Political maps have changed much since one hundred years ago. Or two hundred, or five hundred.
Some changes have crept in; others have exploded. It can be interesting to look at old maps and think, how will ours look to our descendents?
Imperialism was the trend for much of the modern era. Most peoples were swept up into the folds of empires-- European, Turk, Chinese.
But West European colonialism dissolved in the 1960s, Soviet imperialism in the 1990s. Since then the trend has gone the other way: States are fracturing ever more.
1960 to 1990: A multiplication of states
The one exception is the quasi-super-state known as the European Union, which has been hoovering up members as fast as it can.
The recent eurozone crisis has led to calls for 'a United States of Europe.' Only a true federal authority in Brussels, with control over member states' moves, can lead to a happy European future:
European Commission vice-president Viviane Reding has predicted that the eurozone will become a federal state, while urging the UK not to leave the Union. ... “In my personal view, the eurozone should become the United States of Europe."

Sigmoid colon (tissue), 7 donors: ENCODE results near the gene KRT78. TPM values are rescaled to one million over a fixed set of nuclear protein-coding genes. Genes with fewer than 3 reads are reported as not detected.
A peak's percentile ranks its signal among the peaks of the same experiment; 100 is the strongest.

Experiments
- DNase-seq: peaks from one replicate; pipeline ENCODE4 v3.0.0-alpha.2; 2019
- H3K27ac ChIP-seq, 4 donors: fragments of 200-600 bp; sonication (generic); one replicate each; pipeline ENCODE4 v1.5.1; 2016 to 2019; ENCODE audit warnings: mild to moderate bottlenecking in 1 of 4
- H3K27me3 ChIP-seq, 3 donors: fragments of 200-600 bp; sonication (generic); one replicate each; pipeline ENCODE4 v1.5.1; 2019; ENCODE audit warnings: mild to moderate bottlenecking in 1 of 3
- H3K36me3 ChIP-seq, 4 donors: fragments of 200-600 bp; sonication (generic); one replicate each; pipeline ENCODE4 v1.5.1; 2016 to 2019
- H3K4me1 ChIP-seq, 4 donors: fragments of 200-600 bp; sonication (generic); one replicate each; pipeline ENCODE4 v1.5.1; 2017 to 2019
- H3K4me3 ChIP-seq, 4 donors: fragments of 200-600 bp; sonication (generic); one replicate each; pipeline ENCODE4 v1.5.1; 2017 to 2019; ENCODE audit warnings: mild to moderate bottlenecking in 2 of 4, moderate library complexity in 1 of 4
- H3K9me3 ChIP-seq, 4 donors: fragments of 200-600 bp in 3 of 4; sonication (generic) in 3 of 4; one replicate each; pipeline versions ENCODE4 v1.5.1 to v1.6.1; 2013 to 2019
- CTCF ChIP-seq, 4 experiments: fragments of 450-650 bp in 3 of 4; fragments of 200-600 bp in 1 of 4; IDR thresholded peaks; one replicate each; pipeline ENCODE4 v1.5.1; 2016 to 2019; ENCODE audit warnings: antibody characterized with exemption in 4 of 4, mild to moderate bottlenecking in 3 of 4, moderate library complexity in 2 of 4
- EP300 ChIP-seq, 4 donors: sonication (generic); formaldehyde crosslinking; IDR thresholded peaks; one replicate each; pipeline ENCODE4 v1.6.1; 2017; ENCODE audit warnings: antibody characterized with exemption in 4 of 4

... Reding noted that euro countries have made an “extraordinary” leap in terms of integration due to the economic crisis. Citing the commission’s new powers to scrutinise national budgets and plans to create a banking union, she said: “a few years ago no one could have imagined member states being prepared to cede this amount of sovereignty.”
The United States itself, a grand experiment in federalism, has seen its central government intrude ever more deeply on states' rights over the last century. Is this a happy thing? At the same time, the massive post-1965 immigration experiment has flip-flopped U.S. demography.
These trends have created deep American fault lines. Europe is in fact trying to emulate the U.S. at the very moment when the latter seems to be fracturing. In both cases, then, we have a tension between creeping federal authority on one hand, and a desire by regions to throw off that authority on the other.
What does the future hold for these two super-states?
We at Those Who Can See feel it is naively optimistic to imagine in 100 years the maps of our descendents will look the same as ours. Where are these two chunks of the Europsphere headed?